Flashpunk and Stage3D

(Martí Angelats i Ribera) #1

I just realized that we were talking about this in the wrong thread. This thread is to talk about stage3D with FP.

Merge HaxePunk with FlashPunk?
(mikale) #2

Woop!! Hopefully we can get the ball rolling on this.

(Martí Angelats i Ribera) #3

With this change the version should change right? Would it be 1.7.3? 1.8.0?

(Zachary Lewis) #4

Since FlashPunk is using Semantic Versioning, we’d get a minor version bump if we add new functionality but retain backwards compatibility. 1.8.0 should do the trick.

(Martí Angelats i Ribera) #5

I have another technical question about how much can i modify.

The problem is that i need to modify some Screen functions making them in another class. Would that be considered losing the compativility? I mean they are public functions but i’m not sure if they are really used outside the library.

(Jacob Albano) #6

If you do any of the following:

  • Remove a class
  • Remove a public, protected, or internal method or property from a class
  • Change the signature of a method (the parameters, their types, or the return type)
  • Change the behavior of a method so that it results in a different outcome

you’ve broken compatibility.

Even if you don’t think a method is used often, removing or moving it breaks compatibility, and that’s not okay. It’s important that all future revisions of Flashpunk be compatible with older games which use it, within the same major version of course.

(Zachary Lewis) #7

My impression from reading the documentation for semver is that version changes correspond with API compatibility, not necessarily the content of the framework.

Here’s an FAQ from the documentation.

What should I do if I update my own dependencies without changing the public API?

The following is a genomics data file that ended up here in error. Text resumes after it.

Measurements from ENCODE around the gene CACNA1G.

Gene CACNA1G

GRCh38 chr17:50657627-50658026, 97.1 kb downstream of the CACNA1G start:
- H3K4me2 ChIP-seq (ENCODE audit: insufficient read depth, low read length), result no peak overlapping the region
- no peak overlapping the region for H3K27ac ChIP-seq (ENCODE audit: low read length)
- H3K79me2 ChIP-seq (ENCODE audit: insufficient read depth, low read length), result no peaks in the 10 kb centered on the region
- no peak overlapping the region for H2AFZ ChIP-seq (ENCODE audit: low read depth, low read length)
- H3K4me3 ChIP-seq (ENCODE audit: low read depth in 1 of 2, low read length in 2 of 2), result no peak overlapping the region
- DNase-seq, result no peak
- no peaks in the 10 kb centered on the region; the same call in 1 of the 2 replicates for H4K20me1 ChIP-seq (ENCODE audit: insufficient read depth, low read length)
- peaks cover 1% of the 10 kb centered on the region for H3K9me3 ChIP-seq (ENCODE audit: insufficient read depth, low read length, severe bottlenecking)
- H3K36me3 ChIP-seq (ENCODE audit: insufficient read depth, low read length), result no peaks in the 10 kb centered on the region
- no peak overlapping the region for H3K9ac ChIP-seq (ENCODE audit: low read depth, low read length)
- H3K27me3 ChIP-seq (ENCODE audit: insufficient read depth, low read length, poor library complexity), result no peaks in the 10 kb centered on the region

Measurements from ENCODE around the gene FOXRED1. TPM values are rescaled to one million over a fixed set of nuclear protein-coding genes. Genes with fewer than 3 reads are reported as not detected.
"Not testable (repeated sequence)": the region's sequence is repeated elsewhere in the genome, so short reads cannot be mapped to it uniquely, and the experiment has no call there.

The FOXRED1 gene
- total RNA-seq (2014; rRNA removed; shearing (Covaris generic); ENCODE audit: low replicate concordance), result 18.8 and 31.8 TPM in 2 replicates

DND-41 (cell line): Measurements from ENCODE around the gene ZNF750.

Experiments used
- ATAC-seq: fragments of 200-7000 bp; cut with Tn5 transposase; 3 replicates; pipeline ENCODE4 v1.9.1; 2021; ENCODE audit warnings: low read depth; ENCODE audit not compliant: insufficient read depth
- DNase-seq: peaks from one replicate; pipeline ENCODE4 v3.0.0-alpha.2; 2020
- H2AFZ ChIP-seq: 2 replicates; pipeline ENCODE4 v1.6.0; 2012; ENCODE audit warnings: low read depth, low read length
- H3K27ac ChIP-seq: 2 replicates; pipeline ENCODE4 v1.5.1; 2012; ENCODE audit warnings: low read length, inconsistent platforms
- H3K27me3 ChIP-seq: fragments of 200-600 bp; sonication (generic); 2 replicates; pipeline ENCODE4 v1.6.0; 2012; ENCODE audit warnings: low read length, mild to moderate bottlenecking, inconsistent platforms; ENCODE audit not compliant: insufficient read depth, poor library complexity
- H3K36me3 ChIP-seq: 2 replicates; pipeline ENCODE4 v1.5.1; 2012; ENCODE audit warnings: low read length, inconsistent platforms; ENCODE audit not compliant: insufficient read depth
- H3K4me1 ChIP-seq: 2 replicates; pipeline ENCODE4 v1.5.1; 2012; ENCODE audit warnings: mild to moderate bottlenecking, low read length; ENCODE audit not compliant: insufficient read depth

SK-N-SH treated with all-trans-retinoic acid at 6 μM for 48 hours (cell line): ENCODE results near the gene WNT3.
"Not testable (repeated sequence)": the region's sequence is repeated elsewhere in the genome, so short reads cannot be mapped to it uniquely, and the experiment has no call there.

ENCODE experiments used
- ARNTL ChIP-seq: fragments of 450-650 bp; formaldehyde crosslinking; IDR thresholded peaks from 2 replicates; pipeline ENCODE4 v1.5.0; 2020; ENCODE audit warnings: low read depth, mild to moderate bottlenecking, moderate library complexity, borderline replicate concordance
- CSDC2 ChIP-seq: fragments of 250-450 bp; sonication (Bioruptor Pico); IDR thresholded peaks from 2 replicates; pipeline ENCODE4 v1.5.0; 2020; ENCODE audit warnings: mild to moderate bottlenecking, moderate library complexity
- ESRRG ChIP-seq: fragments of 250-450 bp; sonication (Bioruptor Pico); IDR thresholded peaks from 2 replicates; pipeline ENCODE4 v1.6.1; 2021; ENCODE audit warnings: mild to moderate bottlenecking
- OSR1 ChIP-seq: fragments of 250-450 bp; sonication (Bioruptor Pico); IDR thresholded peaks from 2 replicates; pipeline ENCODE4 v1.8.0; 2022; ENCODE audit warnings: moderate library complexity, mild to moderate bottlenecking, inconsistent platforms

That would be considered compatible since it does not affect the public API. Software that explicitly depends on the same dependencies as your package should have their own dependency specifications and the author will notice any conflicts. Determining whether the change is a patch level or minor level modification depends on whether you updated your dependencies in order to fix a bug or introduce new functionality. I would usually expect additional code for the latter instance, in which case it’s obviously a minor level increment.

@Copying It’s important to note the distinction between being “buildable” and “compatible.” If you make a change that causes the screen origin to be at the bottom-left corner of the screen instead of the top-left, that change would probably allow for older games to build just fine; however, they would be “broken” by that API change, because they were originally developed under the assumption that the origin was at the top-left.

Just use common sense when making changes. If you’re worried about breaking compatibility, just ask us and we’ll take a look at it. The easiest way would probably to just share a link to your commit on Github, like so:

(Martí Angelats i Ribera) #8

I think i’ll save that functions with a note saying that there is a better way of doing it, and making that function do that.

@jacobalbano I didn’t know that the internal method/property from a class was . I thought they ould only be excessed by other parts of the library, so modifying them wouldn’t modify the “final result”.

@zachwlewis My github righ now is a mess. I think i have to clean it up. Anyways if i need to show you some code i’ll do it this way.

(Jacob Albano) #9

Protected items have to stay the same because of overrides. Internal could technically be changed but I’d avoid it if possible. At that point it’s not about breaking the build, it’s about making it difficult on other developers who may be familiar with the current codebase. Again, common sense.